The Food Plot That Attracts More Deer

The Food Plot That Attracts More Deer


GRANT: During the summer of 2018, Clay, the
summer interns, and I visited a property about an hour and a half east of The Proving Grounds. GRANT: The property owner, Mr. Tom Free, recently
purchased 755 acres and wished to develop a habitat improvement and hunting plan. They hoped within a few years to be seeing
some good bucks and have some great hunting opportunities. Their goals were realistic and with some sweat
equity could be achieved. GRANT: One of the first places Mr. Free and
David showed me was a food plot where the timber had been recently cleared. GRANT: We’re out here in a food plot they
just had cleared with timber, really haven’t done a lot with and as soon as they cleared
it someone gave some probably ill advice of ripping the soil and what that did was serve
to bring a bunch of weeds up in this area. I’ve recommended taking care of the toughest
weeds, the thistle, behind me here; we’ll take care of the thistle and then we’re going
to spray everything with RoundUp and the next day drill in soybeans. Of course, soybeans are RoundUp-resistant. And we’re gonna need to use that for a year,
or maybe two, to get the weeds under control; then we’ll be able to switch to a true Buffalo
System. GRANT: This plot served as a great example
of why it’s always important to disturb the soil the least amount possible when creating
or maintaining a food plot. And I promise you, they won’t allow anyone
to rip future plots on this property. GRANT: The best thing to do and I know it’s
labor… TOM: Is to come chop ‘em out. GRANT: Chop ‘em out. TOM: Okay. GRANT: Rather than mechanically ripping the
soil, hard pans can be fractured by planting the appropriate crops in a rotation. GRANT: As we continued touring the property,
we came to some areas where eastern red cedar had invaded what was once high-quality native
species habitat. GRANT: Quality native grass and forb species
were growing in the few gaps between the cedars, and I knew, based on experience, that if these
cedars were felled and followed with a prescribed fire the entire area would be a lush native
grass feeding and bedding area. GRANT: I’m not stopping my glade cut here. As far as I can see down through there is
useless for a deer. Look. Come here and look through this hole right
here. DAVID: I was sitting here looking at that
one (Inaudible). GRANT: There’s nothing in there. So, you and I walk through here and are going,
“Oh man, it’s thick; it’s cover.” But get down where deer, quail, and turkey
live, there’s nothing. It’s a biological desert. Whack it. GRANT: By felling the cedars and following
up with prescribed fire I knew we could make some openings where hunters could see deer
moving, but the cover would be two, three, four feet tall which would make deer feel
extremely comfortable using these areas. GRANT: As we continued touring the property,
it was obvious quality food sources was a huge limiting factor at this area. GRANT: We studied the map, walked the land
to confirm and strategically located some larger plots. Not only adding more food but creating travel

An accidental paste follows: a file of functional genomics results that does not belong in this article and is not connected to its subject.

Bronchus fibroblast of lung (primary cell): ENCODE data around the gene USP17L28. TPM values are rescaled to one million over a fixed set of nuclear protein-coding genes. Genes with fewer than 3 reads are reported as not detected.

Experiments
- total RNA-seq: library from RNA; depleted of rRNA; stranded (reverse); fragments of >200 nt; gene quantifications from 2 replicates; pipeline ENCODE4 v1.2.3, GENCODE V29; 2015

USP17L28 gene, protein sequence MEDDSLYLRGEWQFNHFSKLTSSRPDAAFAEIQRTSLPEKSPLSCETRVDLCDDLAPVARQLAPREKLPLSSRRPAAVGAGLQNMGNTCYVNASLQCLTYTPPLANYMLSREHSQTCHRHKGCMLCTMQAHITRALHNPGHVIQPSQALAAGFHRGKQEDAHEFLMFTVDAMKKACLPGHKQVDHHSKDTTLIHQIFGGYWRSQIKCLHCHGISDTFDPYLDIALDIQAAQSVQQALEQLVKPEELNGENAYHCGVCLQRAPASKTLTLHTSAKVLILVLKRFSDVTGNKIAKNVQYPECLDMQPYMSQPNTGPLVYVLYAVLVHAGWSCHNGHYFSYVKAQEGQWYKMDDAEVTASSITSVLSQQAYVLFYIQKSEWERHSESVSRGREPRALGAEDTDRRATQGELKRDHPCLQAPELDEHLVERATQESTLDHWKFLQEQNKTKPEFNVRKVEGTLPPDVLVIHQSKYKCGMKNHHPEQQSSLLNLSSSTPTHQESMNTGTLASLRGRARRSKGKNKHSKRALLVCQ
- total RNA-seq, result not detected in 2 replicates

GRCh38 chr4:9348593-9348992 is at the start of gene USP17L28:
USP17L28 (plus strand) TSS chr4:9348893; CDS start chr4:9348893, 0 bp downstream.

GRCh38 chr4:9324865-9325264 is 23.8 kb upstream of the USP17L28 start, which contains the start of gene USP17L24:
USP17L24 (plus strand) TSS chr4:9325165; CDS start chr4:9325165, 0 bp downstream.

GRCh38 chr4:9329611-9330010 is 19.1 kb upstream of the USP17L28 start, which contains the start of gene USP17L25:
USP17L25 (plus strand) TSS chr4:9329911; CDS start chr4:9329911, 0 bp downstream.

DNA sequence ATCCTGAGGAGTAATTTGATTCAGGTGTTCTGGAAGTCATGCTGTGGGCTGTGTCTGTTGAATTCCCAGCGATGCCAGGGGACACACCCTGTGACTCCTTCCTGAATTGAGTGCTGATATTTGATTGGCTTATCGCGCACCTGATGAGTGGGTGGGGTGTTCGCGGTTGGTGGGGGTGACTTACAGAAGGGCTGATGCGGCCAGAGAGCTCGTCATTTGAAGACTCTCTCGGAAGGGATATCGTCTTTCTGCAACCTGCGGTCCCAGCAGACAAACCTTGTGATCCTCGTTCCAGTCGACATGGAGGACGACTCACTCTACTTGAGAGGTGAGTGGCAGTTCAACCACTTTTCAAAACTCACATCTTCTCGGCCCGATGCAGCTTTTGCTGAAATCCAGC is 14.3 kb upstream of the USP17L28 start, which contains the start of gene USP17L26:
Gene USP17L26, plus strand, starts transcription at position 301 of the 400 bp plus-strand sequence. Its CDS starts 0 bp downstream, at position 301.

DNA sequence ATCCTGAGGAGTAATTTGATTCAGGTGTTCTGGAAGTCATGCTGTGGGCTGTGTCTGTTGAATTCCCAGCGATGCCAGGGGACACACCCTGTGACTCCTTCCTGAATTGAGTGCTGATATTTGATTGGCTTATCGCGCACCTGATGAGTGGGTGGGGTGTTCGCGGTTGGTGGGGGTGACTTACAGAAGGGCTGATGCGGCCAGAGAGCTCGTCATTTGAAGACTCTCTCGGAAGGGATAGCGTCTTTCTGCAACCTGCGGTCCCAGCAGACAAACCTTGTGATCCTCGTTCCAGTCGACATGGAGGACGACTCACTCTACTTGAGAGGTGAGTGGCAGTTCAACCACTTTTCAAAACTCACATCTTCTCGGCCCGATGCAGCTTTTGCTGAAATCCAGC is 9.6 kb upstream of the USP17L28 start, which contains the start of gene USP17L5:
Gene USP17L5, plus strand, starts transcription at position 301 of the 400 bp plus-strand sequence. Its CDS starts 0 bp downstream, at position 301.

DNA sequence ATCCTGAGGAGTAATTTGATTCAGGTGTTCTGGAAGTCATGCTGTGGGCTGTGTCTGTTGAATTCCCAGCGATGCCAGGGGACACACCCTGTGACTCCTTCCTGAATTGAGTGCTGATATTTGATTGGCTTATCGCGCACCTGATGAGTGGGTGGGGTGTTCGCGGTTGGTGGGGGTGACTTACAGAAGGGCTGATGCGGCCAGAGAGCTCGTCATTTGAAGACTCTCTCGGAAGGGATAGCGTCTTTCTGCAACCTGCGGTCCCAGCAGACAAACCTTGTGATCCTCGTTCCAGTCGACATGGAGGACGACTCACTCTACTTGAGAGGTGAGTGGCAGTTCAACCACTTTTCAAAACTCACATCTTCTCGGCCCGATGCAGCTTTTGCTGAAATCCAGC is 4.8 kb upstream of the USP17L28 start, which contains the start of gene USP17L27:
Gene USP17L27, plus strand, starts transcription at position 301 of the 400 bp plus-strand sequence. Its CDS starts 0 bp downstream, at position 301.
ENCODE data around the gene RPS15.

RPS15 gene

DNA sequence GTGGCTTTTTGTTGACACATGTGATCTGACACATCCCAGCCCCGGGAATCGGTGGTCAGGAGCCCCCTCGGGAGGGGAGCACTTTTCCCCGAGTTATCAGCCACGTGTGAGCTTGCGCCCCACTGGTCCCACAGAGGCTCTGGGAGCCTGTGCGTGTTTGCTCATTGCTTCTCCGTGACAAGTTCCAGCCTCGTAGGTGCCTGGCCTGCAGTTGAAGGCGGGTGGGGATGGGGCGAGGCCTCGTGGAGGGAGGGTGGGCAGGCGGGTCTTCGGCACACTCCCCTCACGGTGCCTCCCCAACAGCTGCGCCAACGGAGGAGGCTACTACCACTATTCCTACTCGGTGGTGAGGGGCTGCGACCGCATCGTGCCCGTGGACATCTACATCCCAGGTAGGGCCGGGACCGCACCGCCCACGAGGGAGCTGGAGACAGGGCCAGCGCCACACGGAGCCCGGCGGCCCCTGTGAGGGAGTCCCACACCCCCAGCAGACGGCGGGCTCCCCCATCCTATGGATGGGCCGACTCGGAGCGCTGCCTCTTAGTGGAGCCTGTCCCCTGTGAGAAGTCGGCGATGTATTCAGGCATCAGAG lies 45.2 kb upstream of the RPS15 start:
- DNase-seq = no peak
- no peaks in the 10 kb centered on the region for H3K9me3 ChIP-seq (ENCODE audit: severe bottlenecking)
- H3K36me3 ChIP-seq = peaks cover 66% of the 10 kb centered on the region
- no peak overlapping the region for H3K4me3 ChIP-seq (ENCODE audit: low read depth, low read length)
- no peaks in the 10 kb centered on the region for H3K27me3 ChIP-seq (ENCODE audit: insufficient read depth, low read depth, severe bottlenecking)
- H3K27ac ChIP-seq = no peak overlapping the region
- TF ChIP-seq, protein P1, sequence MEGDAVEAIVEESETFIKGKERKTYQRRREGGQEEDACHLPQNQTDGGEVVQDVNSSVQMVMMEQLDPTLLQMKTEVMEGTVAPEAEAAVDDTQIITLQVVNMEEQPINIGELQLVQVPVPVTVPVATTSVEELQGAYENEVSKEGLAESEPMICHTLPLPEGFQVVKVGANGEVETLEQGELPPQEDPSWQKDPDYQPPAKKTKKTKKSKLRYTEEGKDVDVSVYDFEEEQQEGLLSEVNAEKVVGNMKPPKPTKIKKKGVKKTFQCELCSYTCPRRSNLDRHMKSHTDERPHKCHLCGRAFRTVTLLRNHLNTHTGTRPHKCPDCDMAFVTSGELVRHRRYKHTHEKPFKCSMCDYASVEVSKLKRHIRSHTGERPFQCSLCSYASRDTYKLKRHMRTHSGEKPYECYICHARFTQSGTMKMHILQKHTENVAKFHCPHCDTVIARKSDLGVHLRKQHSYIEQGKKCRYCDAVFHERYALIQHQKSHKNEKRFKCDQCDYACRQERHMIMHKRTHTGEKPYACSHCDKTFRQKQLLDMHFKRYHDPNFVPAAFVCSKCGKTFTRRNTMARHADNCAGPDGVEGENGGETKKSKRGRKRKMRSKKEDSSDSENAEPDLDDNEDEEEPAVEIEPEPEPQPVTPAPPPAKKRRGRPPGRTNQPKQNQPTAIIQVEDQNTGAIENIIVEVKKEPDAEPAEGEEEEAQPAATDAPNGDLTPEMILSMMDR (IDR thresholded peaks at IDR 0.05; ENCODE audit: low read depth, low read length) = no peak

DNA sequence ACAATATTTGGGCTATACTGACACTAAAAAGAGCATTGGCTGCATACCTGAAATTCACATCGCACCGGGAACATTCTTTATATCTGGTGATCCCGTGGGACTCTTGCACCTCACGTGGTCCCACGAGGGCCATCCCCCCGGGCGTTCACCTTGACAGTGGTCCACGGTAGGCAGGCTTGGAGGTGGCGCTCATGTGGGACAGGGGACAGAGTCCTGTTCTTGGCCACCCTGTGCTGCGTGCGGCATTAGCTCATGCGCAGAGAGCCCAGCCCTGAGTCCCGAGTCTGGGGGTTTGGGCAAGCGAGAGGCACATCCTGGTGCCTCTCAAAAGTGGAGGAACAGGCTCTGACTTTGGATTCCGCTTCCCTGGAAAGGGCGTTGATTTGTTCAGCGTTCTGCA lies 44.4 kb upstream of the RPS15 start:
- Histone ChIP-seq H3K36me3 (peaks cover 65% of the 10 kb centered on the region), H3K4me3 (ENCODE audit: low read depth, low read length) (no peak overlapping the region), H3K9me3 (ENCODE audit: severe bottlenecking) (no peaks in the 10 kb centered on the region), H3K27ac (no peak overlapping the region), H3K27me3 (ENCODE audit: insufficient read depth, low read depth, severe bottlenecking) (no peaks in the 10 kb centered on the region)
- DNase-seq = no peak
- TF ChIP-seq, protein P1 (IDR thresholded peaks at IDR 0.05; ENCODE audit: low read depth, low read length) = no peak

corridors that could be hunted when deer were going to food, cover, water in any wind direction. GRANT: I toured Mr. Free’s property a few
months later. He had hired a chainsaw crew and they had
already felled most of the cedars allowing sun to reach the ground. GRANT: David had also planted the food plots
with Eagle Seed’s Fall Buffalo Blend, and it was already feeding deer and working to
protect and improve the soil. GRANT: I was very impressed with the amount
of work Mr. Free and David had accomplished in a few short months. GRANT: Last week, Daniel, Clay and I returned
to Mr. Free’s property to follow up on the projects we designed. GRANT: I’m back with David. We’ve become friends. We laid out a management plan for Mr. Free
and David a year ago; is that correct? DAVID: Yep, right at a year ago. GRANT: And they have worked so fast it seems
like it’s been longer. GRANT: When we were here, standing right here,
this was a field that had been timber cleared out, and it was full of thistle, and Johnsongrass,
and sericea lespedeza – a bunch of bad nasties. And I recommend they clean that up and plant
Eagle Seed Forage Soybeans that turn it into a great food source. And you can see, David has done an incredible
job and they’ve been extremely successful in their plan. GRANT: The program we had designed had worked
extremely well at controlling the weeds in this plot. What I didn’t expect to see was the definitive
line right through the plot. Now, there was no fence line or anything else
there, but deer clearly preferred browsing on one side of the line versus the other. GRANT: David had explained that the previous
fall he had planted clover on the left side of the line and the Fall Buffalo Blend on
the right side of the line. And then this spring he planted beans right
through the entire field. GRANT: The difference in the amount of browse
on the line where the clover met the Fall Buffalo Blend was so obvious that it seems
the Fall Buffalo Blend made the soil a bit better and the beans on that side more palatable. GRANT: The fall Buffalo Blend did exactly
what it’s supposed to do. It served to pull more nutrients out of the
soil, and, clearly, these beans taste better because you can see a definite line. Now, I need to make this clear. All these beans were planted at once. This whole field was just the same treatment,
correct, David? DAVID: Yep, they were. GRANT: You did it, right? DAVID: I did it. GRANT: You’re the tractor guy. DAVID: I know. Yeah. GRANT: Yeah. You planted all of this at once, but there’s